Image Processing Reference
In-Depth Information
Fig. 11.14 A local geometric transformation based on rotation
11.2.5 Local Transformation
In the four geometric transformations above, all pixels go through the same mapping
process and we can therefore refer to such transformations as global. This need
not be the case and we can apply different transformations locally, hence a local
transformation . Obviously this can result in many different outputs by combining
the four transformations above plus those presented in Chap. 10. Here we provide
an example based on rotation.
First we copy the input image to the output image in order to avoid empty pixels
in the output. Next we divide the input image into a number of squares each having
the size S
S . Each square in the input is now rotated and mapped to the output im-
age. The rotation angle is either θ degrees or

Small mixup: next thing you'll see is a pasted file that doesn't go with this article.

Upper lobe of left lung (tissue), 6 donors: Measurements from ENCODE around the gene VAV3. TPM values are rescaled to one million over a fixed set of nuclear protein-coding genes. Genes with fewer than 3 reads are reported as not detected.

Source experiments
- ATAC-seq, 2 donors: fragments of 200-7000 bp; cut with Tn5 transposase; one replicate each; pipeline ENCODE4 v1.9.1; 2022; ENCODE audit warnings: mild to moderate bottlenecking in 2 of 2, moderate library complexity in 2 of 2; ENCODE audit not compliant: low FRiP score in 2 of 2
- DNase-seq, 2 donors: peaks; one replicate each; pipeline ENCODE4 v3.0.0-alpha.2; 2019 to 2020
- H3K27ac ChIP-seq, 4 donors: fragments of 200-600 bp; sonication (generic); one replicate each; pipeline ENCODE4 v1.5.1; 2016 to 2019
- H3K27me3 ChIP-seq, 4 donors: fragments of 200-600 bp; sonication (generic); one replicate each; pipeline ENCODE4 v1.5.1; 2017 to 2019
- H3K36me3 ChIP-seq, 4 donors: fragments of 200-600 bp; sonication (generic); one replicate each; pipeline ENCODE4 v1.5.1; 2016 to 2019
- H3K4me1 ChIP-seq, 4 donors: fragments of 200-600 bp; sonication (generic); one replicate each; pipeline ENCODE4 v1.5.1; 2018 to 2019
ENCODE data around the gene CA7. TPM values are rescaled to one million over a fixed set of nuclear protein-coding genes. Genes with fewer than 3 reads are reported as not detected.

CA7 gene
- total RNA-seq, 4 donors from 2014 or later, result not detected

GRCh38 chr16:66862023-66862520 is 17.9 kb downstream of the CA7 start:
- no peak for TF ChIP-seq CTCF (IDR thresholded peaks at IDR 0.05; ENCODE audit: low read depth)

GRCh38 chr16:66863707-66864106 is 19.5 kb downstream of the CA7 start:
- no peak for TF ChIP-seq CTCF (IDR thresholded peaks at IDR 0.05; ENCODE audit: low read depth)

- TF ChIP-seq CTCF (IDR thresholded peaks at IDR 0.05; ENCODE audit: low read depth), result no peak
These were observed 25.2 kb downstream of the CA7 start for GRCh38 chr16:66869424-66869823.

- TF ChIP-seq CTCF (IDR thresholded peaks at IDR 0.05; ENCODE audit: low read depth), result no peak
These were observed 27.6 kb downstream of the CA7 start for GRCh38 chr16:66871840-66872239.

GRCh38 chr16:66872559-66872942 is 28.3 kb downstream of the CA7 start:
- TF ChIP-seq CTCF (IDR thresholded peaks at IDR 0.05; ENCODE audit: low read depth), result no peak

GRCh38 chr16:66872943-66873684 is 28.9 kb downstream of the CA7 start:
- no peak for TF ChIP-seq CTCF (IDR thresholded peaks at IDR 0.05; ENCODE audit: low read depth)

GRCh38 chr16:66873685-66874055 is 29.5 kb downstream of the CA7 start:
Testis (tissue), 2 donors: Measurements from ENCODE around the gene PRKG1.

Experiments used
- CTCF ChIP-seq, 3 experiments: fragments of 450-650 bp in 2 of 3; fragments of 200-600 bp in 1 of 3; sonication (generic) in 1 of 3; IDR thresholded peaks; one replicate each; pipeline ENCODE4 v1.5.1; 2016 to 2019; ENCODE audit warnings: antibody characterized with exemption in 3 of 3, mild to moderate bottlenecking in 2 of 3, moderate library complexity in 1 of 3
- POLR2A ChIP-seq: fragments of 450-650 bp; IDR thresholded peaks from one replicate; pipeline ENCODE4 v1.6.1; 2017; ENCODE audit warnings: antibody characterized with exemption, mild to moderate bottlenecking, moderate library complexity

θ degrees, depending on its position
in the input. That is, the first square is rotated θ degrees. The second
θ degrees.
The third θ degrees and so on. The actual rotation is done using backward mapping.
TheeffectisshowninFig. 11.14 for two different parameter settings.
11.3 Further Information
An alternative approach to perform a local geometric transformation is to use warp-
ing . If we recall the analogy to magic mirrors, warping corresponds to the glass of
the mirror being shaped differently depending on its position on the mirror. Com-
pared to the local approach described above, warping ensures that we do not have
abrupt changes in the output as seen in Fig. 11.14 (b). In warping, the input image is
divided into a number of triangles, which are then each mapped by an affine trans-
formation, see Sect. 10.1, to the output image, see Fig. 11.15 .
Another use of warping is found in morphing . Morphing is the process of map-
ping one image into another image. This is seen in for example TV commercials
where a wild animal is mapped into a beautiful woman. Morphing is based on know-
ing where a number of keypoints in one image should end up in the other image,
for example the position of eyes, ears and mouth. These points are used to calculate
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